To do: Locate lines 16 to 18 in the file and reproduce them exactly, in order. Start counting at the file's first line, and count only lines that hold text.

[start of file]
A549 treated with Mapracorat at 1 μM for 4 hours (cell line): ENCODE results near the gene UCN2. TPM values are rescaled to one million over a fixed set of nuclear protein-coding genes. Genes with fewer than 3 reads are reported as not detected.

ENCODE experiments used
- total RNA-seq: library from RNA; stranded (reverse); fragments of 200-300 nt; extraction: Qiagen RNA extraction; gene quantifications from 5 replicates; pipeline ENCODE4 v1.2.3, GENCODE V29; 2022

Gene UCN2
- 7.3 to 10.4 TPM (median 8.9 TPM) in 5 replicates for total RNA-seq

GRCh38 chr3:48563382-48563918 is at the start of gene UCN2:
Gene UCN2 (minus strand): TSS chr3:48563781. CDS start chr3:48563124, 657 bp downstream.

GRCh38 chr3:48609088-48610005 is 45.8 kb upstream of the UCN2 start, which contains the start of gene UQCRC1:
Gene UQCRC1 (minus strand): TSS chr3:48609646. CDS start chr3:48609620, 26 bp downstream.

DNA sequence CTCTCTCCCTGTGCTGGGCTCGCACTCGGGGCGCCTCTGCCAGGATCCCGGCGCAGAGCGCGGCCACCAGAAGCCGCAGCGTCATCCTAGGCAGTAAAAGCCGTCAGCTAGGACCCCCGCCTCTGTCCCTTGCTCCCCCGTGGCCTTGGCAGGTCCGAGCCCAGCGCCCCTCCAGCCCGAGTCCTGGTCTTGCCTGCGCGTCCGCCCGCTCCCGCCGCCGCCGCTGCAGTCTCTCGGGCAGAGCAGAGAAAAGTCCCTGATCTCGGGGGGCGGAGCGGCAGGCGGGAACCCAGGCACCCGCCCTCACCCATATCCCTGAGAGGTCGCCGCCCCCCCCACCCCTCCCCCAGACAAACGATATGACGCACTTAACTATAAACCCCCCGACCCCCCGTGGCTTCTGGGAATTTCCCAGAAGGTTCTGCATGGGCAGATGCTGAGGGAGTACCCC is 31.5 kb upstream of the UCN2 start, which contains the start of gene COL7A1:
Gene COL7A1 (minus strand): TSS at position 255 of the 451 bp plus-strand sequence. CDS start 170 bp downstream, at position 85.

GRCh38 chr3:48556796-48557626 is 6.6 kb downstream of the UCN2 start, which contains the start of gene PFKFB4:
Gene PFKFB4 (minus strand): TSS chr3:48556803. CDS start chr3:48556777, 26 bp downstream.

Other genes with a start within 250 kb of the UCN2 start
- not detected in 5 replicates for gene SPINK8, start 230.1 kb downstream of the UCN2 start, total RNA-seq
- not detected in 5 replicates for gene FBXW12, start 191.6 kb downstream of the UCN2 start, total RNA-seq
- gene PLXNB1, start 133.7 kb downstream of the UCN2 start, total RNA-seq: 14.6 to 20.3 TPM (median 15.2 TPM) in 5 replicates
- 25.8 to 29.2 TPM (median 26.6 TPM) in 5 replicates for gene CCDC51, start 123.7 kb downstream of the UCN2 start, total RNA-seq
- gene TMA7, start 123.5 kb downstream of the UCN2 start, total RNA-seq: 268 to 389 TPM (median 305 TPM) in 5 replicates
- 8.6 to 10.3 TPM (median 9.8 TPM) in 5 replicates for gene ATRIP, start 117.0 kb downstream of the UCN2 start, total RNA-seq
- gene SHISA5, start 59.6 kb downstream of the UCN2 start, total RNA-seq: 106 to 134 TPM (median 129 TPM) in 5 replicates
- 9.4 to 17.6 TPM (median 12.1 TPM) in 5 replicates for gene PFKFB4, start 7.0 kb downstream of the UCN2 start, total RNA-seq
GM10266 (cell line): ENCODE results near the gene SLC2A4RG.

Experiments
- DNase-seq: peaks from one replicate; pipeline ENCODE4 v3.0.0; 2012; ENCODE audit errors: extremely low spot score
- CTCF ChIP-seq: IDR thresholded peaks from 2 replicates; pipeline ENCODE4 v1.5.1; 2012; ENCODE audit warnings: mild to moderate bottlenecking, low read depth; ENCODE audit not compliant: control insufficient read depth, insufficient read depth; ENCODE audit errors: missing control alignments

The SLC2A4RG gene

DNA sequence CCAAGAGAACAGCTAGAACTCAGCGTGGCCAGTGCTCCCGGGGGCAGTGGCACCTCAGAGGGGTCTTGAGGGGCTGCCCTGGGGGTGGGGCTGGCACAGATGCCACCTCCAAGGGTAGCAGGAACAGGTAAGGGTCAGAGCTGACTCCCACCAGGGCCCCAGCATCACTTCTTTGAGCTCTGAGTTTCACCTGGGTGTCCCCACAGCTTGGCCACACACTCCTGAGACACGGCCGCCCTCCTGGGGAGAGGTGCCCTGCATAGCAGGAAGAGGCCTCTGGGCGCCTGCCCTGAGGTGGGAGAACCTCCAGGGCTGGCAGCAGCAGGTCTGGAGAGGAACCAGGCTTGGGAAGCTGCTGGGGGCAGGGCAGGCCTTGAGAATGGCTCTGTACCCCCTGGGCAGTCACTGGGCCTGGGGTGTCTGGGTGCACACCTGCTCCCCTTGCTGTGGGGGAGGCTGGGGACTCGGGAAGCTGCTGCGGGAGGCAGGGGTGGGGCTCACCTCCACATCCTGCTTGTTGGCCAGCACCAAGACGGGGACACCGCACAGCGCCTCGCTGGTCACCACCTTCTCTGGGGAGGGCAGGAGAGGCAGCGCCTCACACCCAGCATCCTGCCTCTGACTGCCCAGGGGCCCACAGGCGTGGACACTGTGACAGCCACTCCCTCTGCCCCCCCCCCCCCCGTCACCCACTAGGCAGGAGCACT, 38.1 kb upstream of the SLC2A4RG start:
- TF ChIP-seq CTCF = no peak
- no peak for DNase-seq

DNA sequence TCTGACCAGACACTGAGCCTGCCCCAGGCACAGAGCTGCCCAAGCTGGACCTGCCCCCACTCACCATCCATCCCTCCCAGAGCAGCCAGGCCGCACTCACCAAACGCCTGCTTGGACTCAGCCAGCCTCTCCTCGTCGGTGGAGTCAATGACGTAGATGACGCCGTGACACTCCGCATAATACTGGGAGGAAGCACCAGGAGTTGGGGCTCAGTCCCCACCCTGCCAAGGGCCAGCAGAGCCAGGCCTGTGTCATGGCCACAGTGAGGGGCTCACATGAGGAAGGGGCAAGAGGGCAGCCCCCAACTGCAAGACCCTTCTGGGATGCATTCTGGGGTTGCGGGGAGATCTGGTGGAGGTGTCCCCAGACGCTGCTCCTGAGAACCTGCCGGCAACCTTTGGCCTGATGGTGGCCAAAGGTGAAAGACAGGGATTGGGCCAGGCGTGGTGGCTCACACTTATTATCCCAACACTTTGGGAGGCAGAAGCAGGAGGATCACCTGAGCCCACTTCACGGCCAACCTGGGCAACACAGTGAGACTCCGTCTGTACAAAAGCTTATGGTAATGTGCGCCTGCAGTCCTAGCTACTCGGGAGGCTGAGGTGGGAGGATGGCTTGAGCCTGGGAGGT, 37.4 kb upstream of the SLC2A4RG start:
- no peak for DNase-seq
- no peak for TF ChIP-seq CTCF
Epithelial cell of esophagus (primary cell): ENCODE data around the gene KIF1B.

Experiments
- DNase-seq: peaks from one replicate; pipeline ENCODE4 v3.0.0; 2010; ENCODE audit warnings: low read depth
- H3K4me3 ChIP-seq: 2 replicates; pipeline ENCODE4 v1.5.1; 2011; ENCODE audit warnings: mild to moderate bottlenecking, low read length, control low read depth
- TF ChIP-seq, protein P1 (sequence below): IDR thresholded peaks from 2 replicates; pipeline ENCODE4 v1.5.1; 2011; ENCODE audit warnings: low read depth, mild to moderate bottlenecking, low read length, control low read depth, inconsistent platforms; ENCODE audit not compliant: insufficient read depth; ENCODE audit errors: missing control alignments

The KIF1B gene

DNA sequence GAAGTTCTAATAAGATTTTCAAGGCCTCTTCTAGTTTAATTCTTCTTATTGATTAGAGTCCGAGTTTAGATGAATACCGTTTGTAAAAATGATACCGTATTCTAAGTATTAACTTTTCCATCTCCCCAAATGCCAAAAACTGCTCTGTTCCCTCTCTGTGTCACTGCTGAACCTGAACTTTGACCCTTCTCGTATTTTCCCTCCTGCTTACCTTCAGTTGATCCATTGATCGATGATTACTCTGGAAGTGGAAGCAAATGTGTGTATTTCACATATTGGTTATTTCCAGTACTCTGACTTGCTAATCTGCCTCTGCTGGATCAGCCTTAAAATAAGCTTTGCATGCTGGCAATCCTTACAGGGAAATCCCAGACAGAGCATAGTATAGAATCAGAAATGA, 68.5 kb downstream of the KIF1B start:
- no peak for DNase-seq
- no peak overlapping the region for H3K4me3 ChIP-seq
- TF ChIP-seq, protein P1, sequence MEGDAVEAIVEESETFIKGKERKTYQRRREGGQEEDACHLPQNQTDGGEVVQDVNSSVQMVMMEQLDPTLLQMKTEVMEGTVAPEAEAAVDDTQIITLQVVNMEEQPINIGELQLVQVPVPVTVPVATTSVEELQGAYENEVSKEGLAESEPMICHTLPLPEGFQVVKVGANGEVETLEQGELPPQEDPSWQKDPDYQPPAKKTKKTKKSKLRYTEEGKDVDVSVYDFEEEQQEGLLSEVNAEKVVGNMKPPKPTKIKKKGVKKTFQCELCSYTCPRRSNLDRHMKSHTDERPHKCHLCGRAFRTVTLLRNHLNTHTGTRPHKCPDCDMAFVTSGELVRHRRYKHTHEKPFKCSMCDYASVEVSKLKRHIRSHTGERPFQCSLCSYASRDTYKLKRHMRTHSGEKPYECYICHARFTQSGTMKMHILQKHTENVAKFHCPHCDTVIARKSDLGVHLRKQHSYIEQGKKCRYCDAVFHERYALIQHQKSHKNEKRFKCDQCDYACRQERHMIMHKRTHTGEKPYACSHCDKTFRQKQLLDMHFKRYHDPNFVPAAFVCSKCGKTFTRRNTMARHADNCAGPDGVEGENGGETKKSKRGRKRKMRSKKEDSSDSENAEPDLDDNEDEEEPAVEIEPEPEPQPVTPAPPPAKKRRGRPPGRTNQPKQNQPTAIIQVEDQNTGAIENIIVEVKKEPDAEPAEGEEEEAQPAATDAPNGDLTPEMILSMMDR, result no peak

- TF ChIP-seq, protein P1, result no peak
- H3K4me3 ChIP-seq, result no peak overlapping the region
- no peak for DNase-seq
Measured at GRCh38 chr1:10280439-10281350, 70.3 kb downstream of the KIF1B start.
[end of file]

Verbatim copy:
- not detected in 5 replicates for gene FBXW12, start 191.6 kb downstream of the UCN2 start, total RNA-seq
- gene PLXNB1, start 133.7 kb downstream of the UCN2 start, total RNA-seq: 14.6 to 20.3 TPM (median 15.2 TPM) in 5 replicates
- 25.8 to 29.2 TPM (median 26.6 TPM) in 5 replicates for gene CCDC51, start 123.7 kb downstream of the UCN2 start, total RNA-seq